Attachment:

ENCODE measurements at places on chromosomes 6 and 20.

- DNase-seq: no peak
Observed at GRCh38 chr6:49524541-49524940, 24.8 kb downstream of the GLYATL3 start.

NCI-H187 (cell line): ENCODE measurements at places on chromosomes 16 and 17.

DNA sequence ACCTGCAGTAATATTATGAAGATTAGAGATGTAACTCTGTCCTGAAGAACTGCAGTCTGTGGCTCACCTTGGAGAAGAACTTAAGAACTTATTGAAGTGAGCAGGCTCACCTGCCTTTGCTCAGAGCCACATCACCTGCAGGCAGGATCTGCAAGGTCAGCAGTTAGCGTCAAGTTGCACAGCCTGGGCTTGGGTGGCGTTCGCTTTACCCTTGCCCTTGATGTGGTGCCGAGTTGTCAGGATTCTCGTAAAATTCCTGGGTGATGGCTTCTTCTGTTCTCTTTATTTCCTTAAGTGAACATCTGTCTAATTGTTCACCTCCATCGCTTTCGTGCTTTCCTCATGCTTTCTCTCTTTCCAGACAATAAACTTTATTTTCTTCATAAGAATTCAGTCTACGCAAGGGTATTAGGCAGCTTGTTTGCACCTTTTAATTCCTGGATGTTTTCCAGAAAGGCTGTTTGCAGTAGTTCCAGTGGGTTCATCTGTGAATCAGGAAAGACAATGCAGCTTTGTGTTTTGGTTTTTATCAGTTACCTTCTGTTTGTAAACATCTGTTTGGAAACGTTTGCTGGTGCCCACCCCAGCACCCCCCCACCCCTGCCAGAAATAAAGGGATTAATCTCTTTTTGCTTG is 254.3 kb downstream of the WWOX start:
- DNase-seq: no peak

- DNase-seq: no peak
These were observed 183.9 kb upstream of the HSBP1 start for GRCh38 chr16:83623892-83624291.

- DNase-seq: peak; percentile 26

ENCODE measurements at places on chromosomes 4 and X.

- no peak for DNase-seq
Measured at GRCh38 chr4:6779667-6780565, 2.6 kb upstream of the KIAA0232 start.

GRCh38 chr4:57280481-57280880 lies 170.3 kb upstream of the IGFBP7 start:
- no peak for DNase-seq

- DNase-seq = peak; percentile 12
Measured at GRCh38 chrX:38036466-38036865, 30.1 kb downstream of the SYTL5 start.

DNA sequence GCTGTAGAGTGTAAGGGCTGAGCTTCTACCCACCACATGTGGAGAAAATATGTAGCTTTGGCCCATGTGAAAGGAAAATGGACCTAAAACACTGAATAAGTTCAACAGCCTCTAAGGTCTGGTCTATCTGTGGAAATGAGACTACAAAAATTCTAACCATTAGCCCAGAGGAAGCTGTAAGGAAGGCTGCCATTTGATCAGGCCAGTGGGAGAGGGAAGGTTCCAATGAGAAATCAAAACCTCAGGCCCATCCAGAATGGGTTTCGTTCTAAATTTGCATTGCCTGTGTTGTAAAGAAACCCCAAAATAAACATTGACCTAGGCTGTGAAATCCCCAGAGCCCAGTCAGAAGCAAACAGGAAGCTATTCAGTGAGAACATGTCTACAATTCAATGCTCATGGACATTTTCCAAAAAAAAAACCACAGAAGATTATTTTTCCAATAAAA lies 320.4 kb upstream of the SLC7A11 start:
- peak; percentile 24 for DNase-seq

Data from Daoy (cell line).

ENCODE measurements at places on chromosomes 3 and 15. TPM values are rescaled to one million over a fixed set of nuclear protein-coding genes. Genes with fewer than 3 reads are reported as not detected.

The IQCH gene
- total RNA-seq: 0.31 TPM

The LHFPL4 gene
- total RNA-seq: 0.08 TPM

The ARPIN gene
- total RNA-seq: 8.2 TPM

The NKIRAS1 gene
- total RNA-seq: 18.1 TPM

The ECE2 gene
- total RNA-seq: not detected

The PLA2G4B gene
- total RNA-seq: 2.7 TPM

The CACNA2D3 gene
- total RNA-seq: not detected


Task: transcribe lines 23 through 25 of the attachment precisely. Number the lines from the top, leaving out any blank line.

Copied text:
The LHFPL4 gene
- total RNA-seq: 0.08 TPM

The ARPIN gene